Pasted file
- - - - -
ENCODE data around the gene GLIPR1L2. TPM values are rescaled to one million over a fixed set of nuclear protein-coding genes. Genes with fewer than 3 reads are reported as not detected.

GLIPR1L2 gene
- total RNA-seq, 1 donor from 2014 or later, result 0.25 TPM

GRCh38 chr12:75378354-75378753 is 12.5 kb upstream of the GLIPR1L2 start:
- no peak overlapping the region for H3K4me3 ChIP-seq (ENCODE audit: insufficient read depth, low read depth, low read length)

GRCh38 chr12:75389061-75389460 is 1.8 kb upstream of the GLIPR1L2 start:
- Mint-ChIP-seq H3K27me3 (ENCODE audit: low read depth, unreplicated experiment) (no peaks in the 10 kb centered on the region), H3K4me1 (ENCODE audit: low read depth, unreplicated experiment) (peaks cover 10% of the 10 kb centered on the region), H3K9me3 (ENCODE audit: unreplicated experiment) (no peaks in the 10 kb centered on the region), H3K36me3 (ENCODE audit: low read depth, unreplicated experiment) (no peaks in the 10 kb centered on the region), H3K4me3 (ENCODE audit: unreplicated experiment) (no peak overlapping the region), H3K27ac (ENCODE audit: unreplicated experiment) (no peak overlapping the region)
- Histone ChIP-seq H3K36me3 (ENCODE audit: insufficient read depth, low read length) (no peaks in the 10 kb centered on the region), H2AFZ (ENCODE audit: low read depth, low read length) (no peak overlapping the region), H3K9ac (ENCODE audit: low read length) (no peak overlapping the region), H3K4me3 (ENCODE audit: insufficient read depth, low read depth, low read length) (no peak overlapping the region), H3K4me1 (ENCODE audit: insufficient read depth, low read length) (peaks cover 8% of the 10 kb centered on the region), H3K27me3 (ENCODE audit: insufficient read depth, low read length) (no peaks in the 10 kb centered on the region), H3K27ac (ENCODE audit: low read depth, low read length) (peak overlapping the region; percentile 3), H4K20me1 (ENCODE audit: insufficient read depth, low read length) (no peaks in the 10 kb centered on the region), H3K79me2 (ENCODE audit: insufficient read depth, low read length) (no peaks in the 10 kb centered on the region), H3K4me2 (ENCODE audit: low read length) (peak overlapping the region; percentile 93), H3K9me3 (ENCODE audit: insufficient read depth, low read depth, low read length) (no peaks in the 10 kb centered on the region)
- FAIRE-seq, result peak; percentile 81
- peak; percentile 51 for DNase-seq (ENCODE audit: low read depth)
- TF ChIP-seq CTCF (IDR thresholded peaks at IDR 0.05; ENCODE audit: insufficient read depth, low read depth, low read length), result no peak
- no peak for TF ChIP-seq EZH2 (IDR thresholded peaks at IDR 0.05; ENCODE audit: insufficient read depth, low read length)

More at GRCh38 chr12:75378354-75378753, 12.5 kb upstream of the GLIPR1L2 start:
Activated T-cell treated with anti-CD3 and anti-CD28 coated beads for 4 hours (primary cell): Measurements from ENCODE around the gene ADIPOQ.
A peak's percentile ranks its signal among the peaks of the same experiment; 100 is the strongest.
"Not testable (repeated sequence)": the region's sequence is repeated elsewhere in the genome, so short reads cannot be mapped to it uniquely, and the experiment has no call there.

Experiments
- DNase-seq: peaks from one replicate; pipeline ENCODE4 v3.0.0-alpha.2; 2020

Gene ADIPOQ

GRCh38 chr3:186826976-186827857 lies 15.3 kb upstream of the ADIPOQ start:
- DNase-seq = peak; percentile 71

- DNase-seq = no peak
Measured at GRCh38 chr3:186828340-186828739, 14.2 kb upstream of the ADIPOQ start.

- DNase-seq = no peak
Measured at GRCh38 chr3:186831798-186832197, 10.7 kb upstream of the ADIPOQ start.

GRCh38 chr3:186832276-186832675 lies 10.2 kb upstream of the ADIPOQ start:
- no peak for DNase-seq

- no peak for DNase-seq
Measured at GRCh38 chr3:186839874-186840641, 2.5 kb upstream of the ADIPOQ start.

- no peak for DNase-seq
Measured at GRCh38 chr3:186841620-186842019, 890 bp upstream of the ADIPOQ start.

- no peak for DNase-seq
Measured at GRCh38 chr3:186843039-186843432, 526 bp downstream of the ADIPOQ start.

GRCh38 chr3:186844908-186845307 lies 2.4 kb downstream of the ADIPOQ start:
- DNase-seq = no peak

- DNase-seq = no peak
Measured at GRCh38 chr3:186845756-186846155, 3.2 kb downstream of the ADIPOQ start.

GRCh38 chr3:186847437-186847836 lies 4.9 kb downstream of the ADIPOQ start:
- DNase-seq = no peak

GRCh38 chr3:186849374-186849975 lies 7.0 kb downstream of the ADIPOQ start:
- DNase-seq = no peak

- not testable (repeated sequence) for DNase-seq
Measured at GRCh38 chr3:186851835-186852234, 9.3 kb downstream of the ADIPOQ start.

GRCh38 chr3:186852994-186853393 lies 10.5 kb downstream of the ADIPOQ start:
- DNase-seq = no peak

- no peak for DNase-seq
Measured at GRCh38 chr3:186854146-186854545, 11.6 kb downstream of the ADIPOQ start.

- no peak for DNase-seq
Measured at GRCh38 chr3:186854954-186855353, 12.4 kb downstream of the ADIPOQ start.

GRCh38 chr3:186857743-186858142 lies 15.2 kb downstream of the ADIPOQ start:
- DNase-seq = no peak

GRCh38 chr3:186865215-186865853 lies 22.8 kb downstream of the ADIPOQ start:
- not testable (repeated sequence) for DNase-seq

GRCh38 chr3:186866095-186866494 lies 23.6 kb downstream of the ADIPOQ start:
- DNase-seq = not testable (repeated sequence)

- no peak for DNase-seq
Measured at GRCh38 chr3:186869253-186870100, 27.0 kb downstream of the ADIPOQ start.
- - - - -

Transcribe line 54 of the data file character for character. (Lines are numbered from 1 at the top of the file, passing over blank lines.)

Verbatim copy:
GRCh38 chr3:186866095-186866494 lies 23.6 kb downstream of the ADIPOQ start: